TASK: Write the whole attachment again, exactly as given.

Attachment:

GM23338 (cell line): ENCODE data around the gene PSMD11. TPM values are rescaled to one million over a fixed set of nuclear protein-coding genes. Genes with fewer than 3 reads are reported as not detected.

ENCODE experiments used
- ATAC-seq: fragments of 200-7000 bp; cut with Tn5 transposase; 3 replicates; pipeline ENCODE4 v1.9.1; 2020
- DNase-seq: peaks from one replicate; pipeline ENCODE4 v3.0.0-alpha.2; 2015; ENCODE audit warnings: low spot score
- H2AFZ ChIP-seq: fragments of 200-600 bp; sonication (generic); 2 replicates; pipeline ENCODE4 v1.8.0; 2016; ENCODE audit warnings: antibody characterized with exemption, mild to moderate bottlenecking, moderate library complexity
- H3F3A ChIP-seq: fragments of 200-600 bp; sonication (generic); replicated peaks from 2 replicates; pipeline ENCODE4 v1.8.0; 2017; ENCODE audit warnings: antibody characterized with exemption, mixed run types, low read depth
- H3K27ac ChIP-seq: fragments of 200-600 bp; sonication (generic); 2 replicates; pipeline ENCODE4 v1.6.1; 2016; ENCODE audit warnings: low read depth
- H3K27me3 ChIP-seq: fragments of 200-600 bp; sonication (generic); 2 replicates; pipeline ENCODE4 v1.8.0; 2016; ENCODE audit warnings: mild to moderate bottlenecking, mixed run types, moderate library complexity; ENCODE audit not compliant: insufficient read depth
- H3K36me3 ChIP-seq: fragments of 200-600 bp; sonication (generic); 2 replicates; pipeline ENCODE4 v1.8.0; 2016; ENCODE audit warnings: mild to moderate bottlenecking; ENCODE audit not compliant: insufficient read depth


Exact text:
GM23338 (cell line): ENCODE data around the gene PSMD11. TPM values are rescaled to one million over a fixed set of nuclear protein-coding genes. Genes with fewer than 3 reads are reported as not detected.

ENCODE experiments used
- ATAC-seq: fragments of 200-7000 bp; cut with Tn5 transposase; 3 replicates; pipeline ENCODE4 v1.9.1; 2020
- DNase-seq: peaks from one replicate; pipeline ENCODE4 v3.0.0-alpha.2; 2015; ENCODE audit warnings: low spot score
- H2AFZ ChIP-seq: fragments of 200-600 bp; sonication (generic); 2 replicates; pipeline ENCODE4 v1.8.0; 2016; ENCODE audit warnings: antibody characterized with exemption, mild to moderate bottlenecking, moderate library complexity
- H3F3A ChIP-seq: fragments of 200-600 bp; sonication (generic); replicated peaks from 2 replicates; pipeline ENCODE4 v1.8.0; 2017; ENCODE audit warnings: antibody characterized with exemption, mixed run types, low read depth
- H3K27ac ChIP-seq: fragments of 200-600 bp; sonication (generic); 2 replicates; pipeline ENCODE4 v1.6.1; 2016; ENCODE audit warnings: low read depth
- H3K27me3 ChIP-seq: fragments of 200-600 bp; sonication (generic); 2 replicates; pipeline ENCODE4 v1.8.0; 2016; ENCODE audit warnings: mild to moderate bottlenecking, mixed run types, moderate library complexity; ENCODE audit not compliant: insufficient read depth
- H3K36me3 ChIP-seq: fragments of 200-600 bp; sonication (generic); 2 replicates; pipeline ENCODE4 v1.8.0; 2016; ENCODE audit warnings: mild to moderate bottlenecking; ENCODE audit not compliant: insufficient read depth